visas for tourists, particularly from some of the world‘s fastest growing source markets such as the BRICs,
could stimulate demand, spending and ultimately create millions of new jobs in the G20 economies.

WTTC campaigns for Governments to implement policies, which support the growth of Travel & Tourism
through the creation of a competitive business environment. Despite challenges to economic growth, the
Travel & Tourism industry is still expected to be one of the world's fastest growing sectors. But it must
have clear support from governments, if its full potential to create jobs, increase exports and stimulate
investment is to be realised. In fact, the impetus lies with Governments to ensure that their policies
specifically pave the way for companies to offer services to consumers without burdensome bureaucracy.

WTTC believes that the most appropriate way to reap the enormous economic and social benefit that
Travel & Tourism brings is to develop sensible policies in the fields of liberalising Air Services Agreements
to create open skies between countries and within regional bloc, repatriation of finance and a reduction in
red tape.

Sustainability is also a big issue for the Travel & Tourism industry. Over the past two decades, the industry
has made significant steps towards improving environmental impact and community engagement but
these approaches now need to be incorporated into core business models. To achieve this, the industry
has to make itself accountable and measure and openly report the impacts of its operations. This also
requires investment in new research and development. WTTC - together with the International Tourism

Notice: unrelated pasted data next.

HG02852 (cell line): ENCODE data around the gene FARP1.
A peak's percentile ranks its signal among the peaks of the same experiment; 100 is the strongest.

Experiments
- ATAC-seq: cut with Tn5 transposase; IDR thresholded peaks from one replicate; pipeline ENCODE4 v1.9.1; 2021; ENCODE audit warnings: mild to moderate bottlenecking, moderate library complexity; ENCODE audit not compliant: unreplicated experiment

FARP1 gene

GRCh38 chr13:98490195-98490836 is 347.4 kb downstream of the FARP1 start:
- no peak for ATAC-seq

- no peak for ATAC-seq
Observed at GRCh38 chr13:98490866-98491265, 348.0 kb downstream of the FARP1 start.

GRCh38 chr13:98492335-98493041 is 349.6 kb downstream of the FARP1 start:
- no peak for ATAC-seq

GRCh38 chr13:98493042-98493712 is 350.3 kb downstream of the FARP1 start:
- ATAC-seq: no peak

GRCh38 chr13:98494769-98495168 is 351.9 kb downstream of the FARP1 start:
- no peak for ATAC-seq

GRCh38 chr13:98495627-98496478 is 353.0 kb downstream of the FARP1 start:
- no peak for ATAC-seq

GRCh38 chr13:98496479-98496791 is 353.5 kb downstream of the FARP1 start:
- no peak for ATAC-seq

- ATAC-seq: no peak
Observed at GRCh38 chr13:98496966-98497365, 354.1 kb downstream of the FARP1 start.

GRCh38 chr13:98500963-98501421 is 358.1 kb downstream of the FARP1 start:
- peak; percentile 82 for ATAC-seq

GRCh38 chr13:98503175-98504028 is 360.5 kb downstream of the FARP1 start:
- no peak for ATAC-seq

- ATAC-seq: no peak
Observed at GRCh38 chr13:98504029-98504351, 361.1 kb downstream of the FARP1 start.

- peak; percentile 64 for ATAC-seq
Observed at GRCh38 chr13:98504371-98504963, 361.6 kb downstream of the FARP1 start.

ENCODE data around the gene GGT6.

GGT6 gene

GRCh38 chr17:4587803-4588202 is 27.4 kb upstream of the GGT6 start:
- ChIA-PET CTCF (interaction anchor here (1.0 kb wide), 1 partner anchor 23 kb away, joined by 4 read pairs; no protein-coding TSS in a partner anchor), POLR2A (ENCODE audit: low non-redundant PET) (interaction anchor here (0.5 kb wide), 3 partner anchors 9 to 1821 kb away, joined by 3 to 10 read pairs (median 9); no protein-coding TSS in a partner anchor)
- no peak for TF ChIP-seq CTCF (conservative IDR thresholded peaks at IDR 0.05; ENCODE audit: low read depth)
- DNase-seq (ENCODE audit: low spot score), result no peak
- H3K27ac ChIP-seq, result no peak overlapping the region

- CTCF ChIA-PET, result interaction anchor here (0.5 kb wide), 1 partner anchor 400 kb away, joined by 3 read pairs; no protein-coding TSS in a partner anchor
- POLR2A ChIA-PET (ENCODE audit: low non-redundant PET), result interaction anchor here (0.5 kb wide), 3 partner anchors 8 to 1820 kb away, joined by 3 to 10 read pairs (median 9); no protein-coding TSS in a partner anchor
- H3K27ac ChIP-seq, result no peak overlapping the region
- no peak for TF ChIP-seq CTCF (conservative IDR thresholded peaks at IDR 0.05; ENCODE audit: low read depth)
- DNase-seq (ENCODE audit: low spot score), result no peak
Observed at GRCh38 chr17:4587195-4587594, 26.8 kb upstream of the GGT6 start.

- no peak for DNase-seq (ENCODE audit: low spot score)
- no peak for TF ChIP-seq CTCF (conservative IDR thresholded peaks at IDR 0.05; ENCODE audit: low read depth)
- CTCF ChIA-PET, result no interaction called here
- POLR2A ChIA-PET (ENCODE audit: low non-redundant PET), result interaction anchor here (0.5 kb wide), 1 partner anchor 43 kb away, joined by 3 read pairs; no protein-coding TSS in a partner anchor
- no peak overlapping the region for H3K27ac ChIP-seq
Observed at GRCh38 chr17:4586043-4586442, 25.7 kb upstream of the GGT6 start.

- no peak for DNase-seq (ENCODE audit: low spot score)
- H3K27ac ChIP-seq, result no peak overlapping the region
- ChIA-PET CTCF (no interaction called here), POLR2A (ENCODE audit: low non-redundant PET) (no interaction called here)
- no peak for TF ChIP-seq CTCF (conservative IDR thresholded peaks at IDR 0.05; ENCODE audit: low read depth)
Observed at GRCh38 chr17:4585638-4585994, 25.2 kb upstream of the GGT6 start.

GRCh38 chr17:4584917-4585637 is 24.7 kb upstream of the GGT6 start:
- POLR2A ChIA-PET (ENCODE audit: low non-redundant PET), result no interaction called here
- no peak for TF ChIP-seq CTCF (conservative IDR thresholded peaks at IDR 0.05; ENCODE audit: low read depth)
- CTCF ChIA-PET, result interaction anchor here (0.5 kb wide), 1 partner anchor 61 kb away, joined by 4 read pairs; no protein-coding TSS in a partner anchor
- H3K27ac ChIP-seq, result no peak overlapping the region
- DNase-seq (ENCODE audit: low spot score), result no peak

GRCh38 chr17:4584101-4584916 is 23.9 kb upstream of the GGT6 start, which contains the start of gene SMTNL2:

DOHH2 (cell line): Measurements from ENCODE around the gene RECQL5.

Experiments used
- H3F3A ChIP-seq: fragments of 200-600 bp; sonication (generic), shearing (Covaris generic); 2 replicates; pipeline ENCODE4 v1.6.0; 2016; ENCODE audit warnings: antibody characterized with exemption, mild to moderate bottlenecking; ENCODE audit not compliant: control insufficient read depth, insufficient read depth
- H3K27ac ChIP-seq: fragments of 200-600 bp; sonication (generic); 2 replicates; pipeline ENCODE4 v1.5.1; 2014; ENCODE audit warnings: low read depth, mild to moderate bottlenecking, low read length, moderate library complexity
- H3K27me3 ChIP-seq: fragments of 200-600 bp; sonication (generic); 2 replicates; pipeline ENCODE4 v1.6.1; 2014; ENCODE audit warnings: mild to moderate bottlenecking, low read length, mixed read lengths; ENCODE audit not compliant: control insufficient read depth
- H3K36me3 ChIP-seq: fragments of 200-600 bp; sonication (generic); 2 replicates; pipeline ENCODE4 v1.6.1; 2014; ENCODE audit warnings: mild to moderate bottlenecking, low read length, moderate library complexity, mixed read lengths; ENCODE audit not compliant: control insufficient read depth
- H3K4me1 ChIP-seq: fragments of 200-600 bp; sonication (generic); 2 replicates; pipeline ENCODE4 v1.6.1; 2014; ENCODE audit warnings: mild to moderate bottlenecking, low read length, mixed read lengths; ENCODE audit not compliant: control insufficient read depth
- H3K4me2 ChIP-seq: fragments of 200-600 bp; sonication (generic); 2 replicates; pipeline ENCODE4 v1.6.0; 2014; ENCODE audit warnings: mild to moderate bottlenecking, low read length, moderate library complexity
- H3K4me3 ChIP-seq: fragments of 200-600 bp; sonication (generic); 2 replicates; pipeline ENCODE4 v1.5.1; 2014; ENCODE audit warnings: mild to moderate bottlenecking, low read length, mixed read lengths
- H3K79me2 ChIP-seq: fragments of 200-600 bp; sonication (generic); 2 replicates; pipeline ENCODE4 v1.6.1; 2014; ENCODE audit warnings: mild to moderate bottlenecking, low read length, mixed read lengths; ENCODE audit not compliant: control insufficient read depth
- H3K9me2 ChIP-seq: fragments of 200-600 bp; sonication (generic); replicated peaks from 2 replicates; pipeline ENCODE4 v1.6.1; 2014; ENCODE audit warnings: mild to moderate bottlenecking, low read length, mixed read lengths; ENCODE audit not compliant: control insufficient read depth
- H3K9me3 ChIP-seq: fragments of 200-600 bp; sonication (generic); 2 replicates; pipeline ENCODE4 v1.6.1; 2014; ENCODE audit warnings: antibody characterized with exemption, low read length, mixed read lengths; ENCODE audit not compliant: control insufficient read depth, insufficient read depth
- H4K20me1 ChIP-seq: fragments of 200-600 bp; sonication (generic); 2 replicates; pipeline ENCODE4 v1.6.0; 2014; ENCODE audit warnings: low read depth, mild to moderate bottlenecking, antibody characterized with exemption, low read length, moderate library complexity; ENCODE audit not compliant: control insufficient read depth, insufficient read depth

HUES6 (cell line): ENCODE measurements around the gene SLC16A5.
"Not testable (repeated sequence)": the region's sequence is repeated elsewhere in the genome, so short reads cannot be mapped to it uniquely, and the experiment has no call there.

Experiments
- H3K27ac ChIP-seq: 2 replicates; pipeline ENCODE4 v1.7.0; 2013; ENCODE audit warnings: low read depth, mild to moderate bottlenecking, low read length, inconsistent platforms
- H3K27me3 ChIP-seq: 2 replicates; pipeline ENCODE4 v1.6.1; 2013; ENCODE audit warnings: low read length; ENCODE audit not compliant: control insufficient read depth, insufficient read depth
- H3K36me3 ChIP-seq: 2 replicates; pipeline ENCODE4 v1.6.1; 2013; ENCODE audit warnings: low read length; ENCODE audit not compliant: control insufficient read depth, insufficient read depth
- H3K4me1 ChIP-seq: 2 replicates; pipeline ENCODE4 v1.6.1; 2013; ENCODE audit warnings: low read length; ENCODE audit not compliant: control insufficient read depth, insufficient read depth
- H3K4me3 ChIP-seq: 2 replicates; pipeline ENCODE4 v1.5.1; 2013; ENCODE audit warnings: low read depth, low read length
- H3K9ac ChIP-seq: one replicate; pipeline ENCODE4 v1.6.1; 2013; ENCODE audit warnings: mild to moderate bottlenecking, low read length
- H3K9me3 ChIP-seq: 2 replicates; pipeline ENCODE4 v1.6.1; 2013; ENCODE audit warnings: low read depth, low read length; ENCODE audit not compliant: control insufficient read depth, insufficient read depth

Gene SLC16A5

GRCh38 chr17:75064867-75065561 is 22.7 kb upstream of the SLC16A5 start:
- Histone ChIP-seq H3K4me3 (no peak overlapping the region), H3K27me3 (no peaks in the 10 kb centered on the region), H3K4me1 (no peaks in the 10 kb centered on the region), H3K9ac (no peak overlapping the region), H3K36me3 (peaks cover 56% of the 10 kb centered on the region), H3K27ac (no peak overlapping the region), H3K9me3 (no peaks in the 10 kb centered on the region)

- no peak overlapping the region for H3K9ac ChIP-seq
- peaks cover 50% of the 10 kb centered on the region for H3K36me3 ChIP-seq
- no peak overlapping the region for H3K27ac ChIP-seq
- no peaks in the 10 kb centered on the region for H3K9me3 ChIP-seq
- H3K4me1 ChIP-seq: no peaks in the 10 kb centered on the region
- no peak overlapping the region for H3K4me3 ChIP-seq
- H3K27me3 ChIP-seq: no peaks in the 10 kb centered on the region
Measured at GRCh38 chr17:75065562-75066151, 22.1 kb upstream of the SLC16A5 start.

Partnership and a working group of industry members – has launched the Hotel Carbon Measurement
Index (HCMI) and a growing number of hotels are now using it to report their carbon emissions but this
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industry-led approach needs to spread further. Last but not least, work needs to be done to attract people
to work in the industry to ensure that Travel & Tourism has the necessary talent to make positive
contributions to the economy and society in the future.

The subject of WTTC‘s forthcoming Global Summit in Abu Dhabi (9-10 April) is ―A Time for Leadership‖.
The Summit will explore the implications of our dramatically changing world economy and growing
population on the Travel & Tourism industry. Four months after the world celebrated its one billionth
international traveller, it will examine what we need to do collectively to prepare for the next one billion
tourists.

There is no disputing that the Travel & Tourism industry is a vital driver of the world‘s economy. However,
everyone working in the industry needs to play their part in communicating that message. Our messages
need to coalesce and we need to state our case in terms, which make governments and world leaders sit
up and listen. We call on all sectors of our industry to come together to do this with ―One Voice‖. About
WTTC The World Travel & Tourism Council is the global authority on the economic and social contribution
of Travel & Tourism. It promotes sustainable growth for the industry, working with governments and
international institutions to create jobs, to drive exports and to generate prosperity. For more than 20
years, the World Travel & Tourism Council has been the voice of this industry globally. Members are the
Chairs, Presidents and Chief Executives of the world‘s leading, private sector Travel & Tourism businesses.
These Members bring specialist knowledge to guide government policy and decision-making, raising
awareness of the importance of the industry as an economic generator of prosperity.